Yesterday morning, during the paper review on the Andy Marr Show, the front page of the Mail On Sunday was briefly shown to the camera. There, in big, bold capitals, screamed the headline “EU Bans A Dozen Eggs”.
Thus the ideal story for the domain of the legendarily foul mouthed Paul Dacre: the rotten EU is going – via unelected bureaucrats, no doubt – to tell our shop keepers that they can no longer sell eggs, or any other produce, by number. It looks too good to be true – because it’s complete drivel.
Undeterred by the obviously questionable appearance of the story, which also featured in yesterday’s Screws (along with the obligatory range of pejorative terms, such as “Cracked”, “Bonkers” and “Nutty”), Iain Dale, a compliant and reliable conduit for Tory Propaganda, decided to go over the top as well.
Among other commenters who tried to point out to Dale that this was an obvious cod story was me. It didn’t make much difference: Dale doesn’t do listening and correcting himself most of the time, although he does give the Murdoch empire occasional plugs (HERE is one for the lamentable Trevor Kavanagh, and HERE is a plug for Sky’s tacky football coverage).
Fortunately, with characteristic directness, my old sparring partner John B has nailed the story on Liberal Conspiracy this morning. As I tried to tell Dale, there is nothing in the proposed legislation that bans the selling of eggs, or anything else, by number. And, of course, it’s only a proposal: nothing has been decided as yet.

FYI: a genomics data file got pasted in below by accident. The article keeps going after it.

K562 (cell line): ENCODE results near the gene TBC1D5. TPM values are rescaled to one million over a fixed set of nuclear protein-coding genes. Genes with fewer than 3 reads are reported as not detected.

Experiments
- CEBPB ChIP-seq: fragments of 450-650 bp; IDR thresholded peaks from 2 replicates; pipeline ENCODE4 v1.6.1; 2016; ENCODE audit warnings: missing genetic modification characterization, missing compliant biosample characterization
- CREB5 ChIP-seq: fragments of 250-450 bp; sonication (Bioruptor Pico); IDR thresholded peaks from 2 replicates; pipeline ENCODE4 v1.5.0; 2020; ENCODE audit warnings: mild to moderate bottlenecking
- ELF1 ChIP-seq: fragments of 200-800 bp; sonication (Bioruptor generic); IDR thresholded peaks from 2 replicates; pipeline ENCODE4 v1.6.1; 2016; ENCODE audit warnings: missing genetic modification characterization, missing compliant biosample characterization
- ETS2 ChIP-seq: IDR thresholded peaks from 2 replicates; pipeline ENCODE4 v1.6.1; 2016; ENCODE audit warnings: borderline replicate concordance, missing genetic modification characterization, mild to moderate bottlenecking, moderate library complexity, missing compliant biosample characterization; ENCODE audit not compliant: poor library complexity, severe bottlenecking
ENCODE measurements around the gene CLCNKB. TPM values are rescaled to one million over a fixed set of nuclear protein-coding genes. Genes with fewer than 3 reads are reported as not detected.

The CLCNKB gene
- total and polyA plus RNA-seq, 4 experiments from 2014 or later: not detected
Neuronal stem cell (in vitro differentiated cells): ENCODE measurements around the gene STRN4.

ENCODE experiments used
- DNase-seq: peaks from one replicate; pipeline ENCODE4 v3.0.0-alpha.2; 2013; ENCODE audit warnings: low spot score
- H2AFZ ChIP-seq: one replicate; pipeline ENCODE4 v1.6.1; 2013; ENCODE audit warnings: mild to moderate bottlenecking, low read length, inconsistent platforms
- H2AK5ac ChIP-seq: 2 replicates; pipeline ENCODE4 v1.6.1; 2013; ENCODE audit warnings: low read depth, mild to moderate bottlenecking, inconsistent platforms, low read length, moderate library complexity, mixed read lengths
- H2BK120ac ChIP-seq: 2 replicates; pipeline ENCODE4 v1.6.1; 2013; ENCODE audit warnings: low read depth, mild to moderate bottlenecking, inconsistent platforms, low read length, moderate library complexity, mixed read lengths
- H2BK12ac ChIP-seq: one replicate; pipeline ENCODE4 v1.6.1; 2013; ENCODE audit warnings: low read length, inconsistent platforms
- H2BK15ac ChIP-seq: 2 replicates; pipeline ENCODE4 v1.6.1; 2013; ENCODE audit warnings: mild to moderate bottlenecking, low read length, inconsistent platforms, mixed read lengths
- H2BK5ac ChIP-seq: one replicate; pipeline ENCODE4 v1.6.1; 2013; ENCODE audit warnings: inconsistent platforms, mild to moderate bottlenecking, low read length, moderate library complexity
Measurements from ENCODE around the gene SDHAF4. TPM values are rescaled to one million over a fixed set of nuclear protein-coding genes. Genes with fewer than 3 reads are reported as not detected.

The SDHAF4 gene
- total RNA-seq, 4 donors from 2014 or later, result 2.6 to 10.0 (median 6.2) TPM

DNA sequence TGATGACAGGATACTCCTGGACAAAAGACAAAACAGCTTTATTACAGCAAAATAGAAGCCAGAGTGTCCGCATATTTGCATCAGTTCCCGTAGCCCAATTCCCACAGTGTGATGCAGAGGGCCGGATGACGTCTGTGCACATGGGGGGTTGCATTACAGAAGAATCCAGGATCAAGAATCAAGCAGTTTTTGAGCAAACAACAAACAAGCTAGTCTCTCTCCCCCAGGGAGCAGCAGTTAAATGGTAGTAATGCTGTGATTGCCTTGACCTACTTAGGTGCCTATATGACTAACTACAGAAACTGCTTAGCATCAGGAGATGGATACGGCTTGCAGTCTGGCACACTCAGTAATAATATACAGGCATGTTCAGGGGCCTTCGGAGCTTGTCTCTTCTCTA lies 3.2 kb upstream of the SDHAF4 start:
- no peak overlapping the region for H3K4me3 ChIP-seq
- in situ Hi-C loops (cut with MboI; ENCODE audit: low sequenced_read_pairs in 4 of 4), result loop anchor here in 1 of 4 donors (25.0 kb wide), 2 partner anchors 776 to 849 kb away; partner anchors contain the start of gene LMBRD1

Which diminishes the reputation of Iain Dale yet further. Why the clear lack of any objectivity? Why allow himself to be suckered by an obvious scare story? Dale is savvy enough to know what the various parts of the Fourth Estate are about, and he isn’t daft, which suggests that he, like the Rothermere and Murdoch empires, is up for peddling gratuitous Europhobia.
But that puts Dale in the same crowded niche as Fat Dick Littlejohn and Dan, Dan, the Oratory Man, whose Europhobia is much more accomplished. Worse, it takes Dale out of the realm of reliable punditry, with enough wannabes out there to step into any void his declining credibility creates.
Already, a blog ridiculing Iain Dale has been started, and if his credibility becomes tarnished further, broadcasters and editors may decide to look elsewhere for their punditry.
His fifteen minutes may be starting to draw to a close.